Implicit function Theorem: In the general implicit function theorem for $m$ variables and $m$ implicit equations in the form $$\begin{align} \mathbf F(x_1,x_2,\ldots,x_n, u_1, u_2, \ldots, u_m) = 0 \end{align}$$ where $\mathbf F=\langle F_1, F_2,...,F_m \rangle$

I have been introduced to the requirement that the square jacobian matrix for $\mathbf F(u_1,...,u_n)$ must be invertible which means the determinant should be non zero. This is apparently analogous to requiring $\frac{\partial f}{\partial y}\ne0$ for the $2D$ case $F(x,y)=0$.

Can someone please explain any intuition behind this requirement?


Consider the warm-up exercise, of formulating the implicit function theorem for linear functions. That is, where $\mathbf F(x,u)=0$ can be given by a matrix multiplication formula like $$ Ax+Cu=b$$ where $x$ in an $n$-vector and $u$ an $m$-vector, with matrices $A$ and $C$ and fixed vector $b$. Linear algebra tells us this equation is always uniquely solveable for $u$ given $x$ precisely when the $m\times m$ matrix $C$ is non-singular, that is, has non-vanishing determinant.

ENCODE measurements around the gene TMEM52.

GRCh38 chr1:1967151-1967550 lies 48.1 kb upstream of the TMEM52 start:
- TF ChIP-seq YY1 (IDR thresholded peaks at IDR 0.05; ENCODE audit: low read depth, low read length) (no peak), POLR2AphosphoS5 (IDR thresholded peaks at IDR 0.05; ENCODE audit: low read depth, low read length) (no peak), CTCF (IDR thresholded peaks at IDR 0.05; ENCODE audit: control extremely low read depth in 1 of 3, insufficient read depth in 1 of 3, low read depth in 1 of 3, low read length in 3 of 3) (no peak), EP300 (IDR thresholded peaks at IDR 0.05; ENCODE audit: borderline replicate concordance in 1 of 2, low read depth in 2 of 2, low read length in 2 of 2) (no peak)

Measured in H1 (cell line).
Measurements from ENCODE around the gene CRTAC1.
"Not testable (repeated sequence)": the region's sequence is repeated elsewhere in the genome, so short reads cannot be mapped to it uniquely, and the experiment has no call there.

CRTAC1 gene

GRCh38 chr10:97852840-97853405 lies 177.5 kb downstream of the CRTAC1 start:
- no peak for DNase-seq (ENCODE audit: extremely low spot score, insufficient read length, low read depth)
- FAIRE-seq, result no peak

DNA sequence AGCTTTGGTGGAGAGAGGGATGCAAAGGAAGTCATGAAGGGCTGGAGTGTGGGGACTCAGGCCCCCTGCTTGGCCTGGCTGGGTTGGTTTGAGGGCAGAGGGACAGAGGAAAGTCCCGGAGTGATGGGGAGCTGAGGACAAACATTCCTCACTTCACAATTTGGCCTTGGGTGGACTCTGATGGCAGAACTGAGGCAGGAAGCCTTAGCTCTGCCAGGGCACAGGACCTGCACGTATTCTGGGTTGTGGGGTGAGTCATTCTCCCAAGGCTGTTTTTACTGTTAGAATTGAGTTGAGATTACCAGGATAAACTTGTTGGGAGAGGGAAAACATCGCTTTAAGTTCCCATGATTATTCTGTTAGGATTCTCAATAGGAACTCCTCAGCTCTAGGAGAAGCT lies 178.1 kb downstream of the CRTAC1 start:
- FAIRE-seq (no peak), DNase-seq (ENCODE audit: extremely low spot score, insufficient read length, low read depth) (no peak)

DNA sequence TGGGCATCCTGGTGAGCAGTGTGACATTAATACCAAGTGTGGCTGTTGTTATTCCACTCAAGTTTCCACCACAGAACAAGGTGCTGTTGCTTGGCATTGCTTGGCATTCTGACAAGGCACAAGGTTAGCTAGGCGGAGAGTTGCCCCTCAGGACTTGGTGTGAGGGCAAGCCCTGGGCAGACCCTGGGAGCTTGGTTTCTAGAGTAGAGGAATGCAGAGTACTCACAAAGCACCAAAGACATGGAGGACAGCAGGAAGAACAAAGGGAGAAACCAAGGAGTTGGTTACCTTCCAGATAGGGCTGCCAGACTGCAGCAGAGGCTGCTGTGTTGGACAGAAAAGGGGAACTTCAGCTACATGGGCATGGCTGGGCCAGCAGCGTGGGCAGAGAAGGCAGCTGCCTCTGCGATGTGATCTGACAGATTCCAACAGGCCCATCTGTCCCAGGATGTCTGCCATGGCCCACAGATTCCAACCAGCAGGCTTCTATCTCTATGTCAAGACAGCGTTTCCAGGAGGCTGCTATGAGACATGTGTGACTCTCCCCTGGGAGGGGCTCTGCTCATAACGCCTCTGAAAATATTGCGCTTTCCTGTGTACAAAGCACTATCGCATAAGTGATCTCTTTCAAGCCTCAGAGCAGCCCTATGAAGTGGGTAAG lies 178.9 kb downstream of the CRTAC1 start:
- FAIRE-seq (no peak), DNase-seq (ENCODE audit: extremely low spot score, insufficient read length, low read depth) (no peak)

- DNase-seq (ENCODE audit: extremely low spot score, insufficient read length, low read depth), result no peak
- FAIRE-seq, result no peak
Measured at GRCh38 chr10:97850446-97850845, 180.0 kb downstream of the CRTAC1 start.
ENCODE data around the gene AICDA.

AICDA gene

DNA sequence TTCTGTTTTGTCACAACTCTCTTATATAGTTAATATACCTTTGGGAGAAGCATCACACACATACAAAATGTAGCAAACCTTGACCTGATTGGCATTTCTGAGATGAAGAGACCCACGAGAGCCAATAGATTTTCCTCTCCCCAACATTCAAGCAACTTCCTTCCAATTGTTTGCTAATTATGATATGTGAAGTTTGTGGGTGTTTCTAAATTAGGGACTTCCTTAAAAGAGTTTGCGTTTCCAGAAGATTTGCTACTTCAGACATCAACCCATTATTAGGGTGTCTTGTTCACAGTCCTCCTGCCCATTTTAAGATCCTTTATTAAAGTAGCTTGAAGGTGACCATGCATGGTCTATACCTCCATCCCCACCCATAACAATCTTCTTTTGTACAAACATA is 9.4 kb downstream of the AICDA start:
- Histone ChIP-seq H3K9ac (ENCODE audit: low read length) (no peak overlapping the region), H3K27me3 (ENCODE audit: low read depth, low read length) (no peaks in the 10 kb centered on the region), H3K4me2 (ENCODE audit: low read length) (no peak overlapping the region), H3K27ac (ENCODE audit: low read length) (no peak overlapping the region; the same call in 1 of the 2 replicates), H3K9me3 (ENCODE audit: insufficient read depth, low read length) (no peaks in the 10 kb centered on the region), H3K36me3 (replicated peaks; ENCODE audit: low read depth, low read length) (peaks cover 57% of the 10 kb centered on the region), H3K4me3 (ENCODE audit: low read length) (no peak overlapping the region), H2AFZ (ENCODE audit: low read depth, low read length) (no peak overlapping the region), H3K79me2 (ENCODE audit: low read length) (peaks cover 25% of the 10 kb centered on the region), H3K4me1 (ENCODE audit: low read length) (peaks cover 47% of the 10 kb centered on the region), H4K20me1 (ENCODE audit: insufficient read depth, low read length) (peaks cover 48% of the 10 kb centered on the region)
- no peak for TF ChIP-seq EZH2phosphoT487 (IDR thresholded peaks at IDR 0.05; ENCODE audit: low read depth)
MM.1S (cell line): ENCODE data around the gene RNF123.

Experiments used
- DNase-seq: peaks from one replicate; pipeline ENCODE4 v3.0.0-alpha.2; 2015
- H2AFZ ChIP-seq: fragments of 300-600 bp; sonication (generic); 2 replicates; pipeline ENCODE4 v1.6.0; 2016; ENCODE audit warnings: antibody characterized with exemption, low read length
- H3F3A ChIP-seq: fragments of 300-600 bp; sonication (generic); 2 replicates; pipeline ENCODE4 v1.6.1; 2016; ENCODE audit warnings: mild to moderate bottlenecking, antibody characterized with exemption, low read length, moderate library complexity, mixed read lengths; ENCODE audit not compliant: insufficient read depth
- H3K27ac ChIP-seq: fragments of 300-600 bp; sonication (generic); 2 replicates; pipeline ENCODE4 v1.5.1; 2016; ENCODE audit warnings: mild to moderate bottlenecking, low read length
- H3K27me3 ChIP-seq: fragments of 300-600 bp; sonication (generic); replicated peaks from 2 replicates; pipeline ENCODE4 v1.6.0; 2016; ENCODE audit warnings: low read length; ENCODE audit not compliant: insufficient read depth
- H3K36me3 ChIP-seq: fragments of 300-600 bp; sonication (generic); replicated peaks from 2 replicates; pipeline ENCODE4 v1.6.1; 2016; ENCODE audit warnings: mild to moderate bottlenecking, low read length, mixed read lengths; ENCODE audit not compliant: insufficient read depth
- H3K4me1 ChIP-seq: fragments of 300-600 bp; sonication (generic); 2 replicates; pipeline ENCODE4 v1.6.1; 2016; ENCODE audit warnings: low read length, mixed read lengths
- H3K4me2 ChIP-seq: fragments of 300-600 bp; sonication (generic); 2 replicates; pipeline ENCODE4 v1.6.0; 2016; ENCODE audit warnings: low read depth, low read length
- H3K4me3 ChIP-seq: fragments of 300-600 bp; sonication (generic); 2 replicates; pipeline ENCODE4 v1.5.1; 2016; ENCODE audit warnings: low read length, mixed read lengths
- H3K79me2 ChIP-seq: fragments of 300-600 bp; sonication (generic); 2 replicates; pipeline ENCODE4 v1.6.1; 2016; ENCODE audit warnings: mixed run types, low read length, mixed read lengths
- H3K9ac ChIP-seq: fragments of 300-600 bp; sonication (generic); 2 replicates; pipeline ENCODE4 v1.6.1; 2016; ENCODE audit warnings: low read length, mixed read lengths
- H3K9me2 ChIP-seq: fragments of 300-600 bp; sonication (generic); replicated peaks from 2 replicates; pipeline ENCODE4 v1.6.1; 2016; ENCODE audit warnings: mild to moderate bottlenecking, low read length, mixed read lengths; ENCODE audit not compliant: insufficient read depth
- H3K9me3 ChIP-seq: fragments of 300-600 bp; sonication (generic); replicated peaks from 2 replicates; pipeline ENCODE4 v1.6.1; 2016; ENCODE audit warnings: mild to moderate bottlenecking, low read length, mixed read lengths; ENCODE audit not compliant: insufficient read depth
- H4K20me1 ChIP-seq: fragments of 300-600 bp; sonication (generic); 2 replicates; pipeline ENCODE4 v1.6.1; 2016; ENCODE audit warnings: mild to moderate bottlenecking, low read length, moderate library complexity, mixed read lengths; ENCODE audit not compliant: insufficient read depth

In this case $C$ is the Jacobian.

Now in the non-linear but differentiable case. A differentiable function is, intuitively, one which is well approximated by a linear one. One might expect that what holds in the exactly linear case carries over to the differentiable case. The technical content of the implicit function theorem is that this is so.

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  • $\begingroup$ Thank you for this! It makes sense. $\endgroup$ – user523384 Mar 23 '19 at 9:57

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